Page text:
Using BGInfo to help determine VM Guest partition alignment (Starting offset and allocation unit size)
We use BGInfo quite a bit to help us with basic VM guest information (IP Address, name, HD Space, etc)
Today I was thinking about the partition alignment (Starting offset and allocation unit size) on my Windows guests and wondered about their alignment.
There are programs made for this, some are quite good, but it wouldn’t be more convenient to have it come up with BGinfo?
I thought it would be especially handy because we have multiple templates some are aligned differently, and I could use this as a double check to those programs which correct this issue.
By adding the Starting Offset and volume block size(aka allocation unit size) to our BGinfo.bat file we can now see how are VM guest partitions are aligned!
From this screenshot we see 3 Volumes..
C: has a 32K Offset / 4K Allocation | D: 64K offset / 32K Allocation | E: 64K offset / 4K Allocation
The only volume that is optimal is our D: volume, the rest need some work…
Want to know more about alignment?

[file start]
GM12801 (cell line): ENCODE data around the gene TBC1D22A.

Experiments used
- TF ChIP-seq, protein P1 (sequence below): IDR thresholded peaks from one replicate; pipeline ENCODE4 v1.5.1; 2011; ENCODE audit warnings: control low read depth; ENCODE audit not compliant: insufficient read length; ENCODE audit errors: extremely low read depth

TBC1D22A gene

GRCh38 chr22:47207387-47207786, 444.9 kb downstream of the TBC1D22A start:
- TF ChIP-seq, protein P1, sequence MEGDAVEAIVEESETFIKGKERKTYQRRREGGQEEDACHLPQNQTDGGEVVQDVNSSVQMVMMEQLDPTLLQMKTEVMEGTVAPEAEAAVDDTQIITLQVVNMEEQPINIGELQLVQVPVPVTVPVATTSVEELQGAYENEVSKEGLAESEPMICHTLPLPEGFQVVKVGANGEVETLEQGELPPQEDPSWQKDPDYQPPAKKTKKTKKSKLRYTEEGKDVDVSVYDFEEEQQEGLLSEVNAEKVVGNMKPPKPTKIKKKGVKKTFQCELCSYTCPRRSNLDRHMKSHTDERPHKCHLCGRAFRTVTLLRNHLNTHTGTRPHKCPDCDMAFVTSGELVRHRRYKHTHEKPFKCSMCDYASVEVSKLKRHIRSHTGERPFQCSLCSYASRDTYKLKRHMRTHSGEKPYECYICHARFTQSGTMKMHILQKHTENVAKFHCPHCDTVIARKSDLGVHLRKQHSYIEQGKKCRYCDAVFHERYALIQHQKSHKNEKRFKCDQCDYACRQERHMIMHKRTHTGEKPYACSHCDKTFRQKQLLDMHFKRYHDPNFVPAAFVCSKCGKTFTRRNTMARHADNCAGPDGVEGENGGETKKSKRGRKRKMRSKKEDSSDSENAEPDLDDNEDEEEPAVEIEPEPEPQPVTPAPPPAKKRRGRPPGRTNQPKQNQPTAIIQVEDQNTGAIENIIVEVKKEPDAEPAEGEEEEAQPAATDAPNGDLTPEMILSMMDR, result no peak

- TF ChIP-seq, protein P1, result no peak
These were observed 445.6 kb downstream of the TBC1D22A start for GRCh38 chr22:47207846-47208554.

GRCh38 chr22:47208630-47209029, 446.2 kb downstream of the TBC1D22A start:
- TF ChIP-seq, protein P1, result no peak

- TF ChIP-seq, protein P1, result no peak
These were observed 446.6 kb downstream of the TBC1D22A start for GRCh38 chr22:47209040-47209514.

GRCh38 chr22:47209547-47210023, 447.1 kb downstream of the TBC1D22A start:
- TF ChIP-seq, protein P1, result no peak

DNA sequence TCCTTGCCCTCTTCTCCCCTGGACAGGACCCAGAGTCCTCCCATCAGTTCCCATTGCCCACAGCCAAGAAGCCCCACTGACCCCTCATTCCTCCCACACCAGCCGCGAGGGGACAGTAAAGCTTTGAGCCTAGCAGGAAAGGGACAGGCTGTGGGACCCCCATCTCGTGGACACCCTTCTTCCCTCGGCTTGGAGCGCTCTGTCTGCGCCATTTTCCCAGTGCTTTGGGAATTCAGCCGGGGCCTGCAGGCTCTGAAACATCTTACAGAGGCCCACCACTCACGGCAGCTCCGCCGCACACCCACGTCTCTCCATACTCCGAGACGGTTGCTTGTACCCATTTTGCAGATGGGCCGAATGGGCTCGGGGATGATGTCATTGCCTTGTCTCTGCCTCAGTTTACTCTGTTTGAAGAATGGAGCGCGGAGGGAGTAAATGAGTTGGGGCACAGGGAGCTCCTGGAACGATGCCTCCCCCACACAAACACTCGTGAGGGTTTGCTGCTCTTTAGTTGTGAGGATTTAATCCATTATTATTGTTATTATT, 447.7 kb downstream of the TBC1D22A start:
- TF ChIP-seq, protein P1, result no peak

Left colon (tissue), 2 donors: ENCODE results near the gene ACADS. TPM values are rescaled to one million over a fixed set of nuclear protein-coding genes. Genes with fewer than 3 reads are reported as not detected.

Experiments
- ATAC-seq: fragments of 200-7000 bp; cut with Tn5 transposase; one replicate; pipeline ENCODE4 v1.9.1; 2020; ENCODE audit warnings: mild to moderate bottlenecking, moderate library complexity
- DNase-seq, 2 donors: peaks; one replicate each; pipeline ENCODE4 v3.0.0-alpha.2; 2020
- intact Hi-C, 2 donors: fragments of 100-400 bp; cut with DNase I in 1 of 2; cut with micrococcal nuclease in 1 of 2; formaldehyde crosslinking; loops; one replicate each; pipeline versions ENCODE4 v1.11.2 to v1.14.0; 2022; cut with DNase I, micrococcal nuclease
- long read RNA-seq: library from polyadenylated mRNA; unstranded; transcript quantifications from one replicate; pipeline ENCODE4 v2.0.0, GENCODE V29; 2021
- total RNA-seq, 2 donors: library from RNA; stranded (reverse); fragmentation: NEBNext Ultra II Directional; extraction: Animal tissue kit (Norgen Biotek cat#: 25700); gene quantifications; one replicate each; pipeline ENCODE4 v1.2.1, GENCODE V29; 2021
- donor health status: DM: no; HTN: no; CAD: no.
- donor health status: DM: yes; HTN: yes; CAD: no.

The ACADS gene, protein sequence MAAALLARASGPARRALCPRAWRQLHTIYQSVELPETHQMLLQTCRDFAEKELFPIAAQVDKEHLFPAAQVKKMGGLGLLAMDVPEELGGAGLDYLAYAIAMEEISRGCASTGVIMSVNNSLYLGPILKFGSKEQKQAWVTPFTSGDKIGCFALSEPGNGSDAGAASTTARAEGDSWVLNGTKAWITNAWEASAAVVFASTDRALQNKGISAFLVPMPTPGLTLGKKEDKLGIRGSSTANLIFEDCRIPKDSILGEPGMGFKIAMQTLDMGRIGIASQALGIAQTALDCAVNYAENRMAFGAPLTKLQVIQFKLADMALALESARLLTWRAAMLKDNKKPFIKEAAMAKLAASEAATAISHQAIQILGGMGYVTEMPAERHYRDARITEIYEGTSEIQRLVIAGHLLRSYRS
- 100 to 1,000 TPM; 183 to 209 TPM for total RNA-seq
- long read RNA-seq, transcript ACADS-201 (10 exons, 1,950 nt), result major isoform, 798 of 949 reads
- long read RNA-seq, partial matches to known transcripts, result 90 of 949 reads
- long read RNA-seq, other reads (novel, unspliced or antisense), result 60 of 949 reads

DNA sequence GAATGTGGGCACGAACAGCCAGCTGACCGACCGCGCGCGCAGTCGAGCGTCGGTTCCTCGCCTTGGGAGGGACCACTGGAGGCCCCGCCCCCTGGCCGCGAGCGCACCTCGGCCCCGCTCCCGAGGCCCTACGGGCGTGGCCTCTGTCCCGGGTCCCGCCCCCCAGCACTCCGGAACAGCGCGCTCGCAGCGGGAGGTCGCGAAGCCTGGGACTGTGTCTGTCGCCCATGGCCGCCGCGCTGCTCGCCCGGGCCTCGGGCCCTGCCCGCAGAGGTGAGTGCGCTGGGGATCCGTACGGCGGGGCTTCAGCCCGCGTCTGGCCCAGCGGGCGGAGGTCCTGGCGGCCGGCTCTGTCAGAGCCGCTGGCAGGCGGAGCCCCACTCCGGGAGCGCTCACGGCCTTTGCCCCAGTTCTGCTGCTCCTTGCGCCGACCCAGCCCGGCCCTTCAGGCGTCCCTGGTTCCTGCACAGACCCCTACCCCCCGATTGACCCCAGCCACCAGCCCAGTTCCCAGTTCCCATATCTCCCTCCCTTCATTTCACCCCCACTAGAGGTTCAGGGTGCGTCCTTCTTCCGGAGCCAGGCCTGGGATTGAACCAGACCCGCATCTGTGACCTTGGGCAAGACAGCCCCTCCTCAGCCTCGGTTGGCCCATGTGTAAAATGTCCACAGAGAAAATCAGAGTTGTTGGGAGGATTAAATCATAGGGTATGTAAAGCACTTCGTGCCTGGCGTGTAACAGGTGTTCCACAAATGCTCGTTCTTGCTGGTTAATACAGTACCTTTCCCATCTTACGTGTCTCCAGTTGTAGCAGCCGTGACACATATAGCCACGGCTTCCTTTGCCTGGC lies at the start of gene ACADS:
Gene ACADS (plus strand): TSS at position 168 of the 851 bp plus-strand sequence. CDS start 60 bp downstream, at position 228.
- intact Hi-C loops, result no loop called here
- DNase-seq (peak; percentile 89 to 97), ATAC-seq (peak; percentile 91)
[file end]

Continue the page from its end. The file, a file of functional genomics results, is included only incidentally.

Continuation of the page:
Here’s how to setup BGInfo…
- Download BGInfo from sysinsterals
- Create your *.bgi file (this file contains all the fields you want displayed, see below for the offset)
- Create a simple batch file to launch your *.bgi file on logon
- @echo off
- CALL “C:\Files\bginfo.exe” “C:\Files\YOUR.bgi” /timer:0 /nolicprompt
Place all the files in a simple folder like c:\Files
- In Windows 2003 – Copy Startbgi.bat into “c:\Documents and Settings\All Users\Start Menu\Programs\Startup”
Every time you logon to the server, bginfo will launch and update your background with useful information..
Once you have created your basic *bgi file, then it’s time to add the WMI Query for Starting Offset and volume block size(aka allocation unit size)
- In BGInfo click on Custom, then New, Enter a name under Identifier, Choose WMI Query, then click on Browse
- Under WMI Class Choose Win32_DiskPatition and under Class Property choose StartingOffset
- Save it up and add it to your *.bgi file
Follow the same steps as above only this time…
Under WMI Class Choose Win32_Volume and under Class Property choose BlockSize (aka allocation unit size)
I hope this works for you as well as it did for me!